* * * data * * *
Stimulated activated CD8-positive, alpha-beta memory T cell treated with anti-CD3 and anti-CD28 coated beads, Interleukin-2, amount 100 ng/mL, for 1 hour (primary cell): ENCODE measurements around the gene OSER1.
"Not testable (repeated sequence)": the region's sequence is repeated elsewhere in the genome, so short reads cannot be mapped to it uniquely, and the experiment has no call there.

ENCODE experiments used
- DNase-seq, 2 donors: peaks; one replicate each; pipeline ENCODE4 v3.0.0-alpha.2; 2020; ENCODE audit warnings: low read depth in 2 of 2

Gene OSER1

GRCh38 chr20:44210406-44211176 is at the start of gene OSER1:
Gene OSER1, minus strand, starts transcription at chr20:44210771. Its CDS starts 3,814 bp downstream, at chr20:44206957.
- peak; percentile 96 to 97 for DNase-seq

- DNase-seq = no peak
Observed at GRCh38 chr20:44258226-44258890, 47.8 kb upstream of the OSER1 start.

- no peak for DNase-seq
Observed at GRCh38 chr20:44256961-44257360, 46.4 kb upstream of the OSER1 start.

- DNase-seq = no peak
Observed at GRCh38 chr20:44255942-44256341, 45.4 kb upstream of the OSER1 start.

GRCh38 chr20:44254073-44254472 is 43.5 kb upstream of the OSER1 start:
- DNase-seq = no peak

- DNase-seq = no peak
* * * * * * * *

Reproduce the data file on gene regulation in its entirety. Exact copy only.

Stimulated activated CD8-positive, alpha-beta memory T cell treated with anti-CD3 and anti-CD28 coated beads, Interleukin-2, amount 100 ng/mL, for 1 hour (primary cell): ENCODE measurements around the gene OSER1.
"Not testable (repeated sequence)": the region's sequence is repeated elsewhere in the genome, so short reads cannot be mapped to it uniquely, and the experiment has no call there.

ENCODE experiments used
- DNase-seq, 2 donors: peaks; one replicate each; pipeline ENCODE4 v3.0.0-alpha.2; 2020; ENCODE audit warnings: low read depth in 2 of 2

Gene OSER1

GRCh38 chr20:44210406-44211176 is at the start of gene OSER1:
Gene OSER1, minus strand, starts transcription at chr20:44210771. Its CDS starts 3,814 bp downstream, at chr20:44206957.
- peak; percentile 96 to 97 for DNase-seq

- DNase-seq = no peak
Observed at GRCh38 chr20:44258226-44258890, 47.8 kb upstream of the OSER1 start.

- no peak for DNase-seq
Observed at GRCh38 chr20:44256961-44257360, 46.4 kb upstream of the OSER1 start.

- DNase-seq = no peak
Observed at GRCh38 chr20:44255942-44256341, 45.4 kb upstream of the OSER1 start.

GRCh38 chr20:44254073-44254472 is 43.5 kb upstream of the OSER1 start:
- DNase-seq = no peak

- DNase-seq = no peak